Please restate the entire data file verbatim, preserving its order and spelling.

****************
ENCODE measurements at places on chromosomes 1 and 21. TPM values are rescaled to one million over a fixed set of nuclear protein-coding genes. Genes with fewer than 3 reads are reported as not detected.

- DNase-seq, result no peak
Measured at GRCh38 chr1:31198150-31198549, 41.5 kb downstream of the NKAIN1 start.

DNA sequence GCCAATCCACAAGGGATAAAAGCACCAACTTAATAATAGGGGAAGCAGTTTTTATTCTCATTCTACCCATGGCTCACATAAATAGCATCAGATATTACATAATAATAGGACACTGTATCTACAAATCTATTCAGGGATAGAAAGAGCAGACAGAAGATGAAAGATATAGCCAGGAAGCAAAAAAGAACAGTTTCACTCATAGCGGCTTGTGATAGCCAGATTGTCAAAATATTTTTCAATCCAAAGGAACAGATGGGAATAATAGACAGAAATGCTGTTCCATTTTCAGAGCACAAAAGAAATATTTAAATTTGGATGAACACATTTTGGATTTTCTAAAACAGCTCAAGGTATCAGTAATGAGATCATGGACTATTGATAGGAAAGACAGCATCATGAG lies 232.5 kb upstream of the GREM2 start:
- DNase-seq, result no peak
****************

ENCODE measurements at places on chromosomes 1 and 21. TPM values are rescaled to one million over a fixed set of nuclear protein-coding genes. Genes with fewer than 3 reads are reported as not detected.

- DNase-seq, result no peak
Measured at GRCh38 chr1:31198150-31198549, 41.5 kb downstream of the NKAIN1 start.

DNA sequence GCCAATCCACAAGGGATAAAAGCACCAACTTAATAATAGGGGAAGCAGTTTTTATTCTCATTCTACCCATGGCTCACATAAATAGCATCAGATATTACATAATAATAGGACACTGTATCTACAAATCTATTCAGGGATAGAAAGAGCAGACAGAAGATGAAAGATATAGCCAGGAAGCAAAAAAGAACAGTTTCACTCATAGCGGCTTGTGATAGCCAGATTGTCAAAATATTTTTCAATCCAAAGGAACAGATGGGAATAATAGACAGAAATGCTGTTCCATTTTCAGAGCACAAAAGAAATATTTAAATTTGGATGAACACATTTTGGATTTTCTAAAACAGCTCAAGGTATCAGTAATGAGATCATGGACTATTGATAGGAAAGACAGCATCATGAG lies 232.5 kb upstream of the GREM2 start:
- DNase-seq, result no peak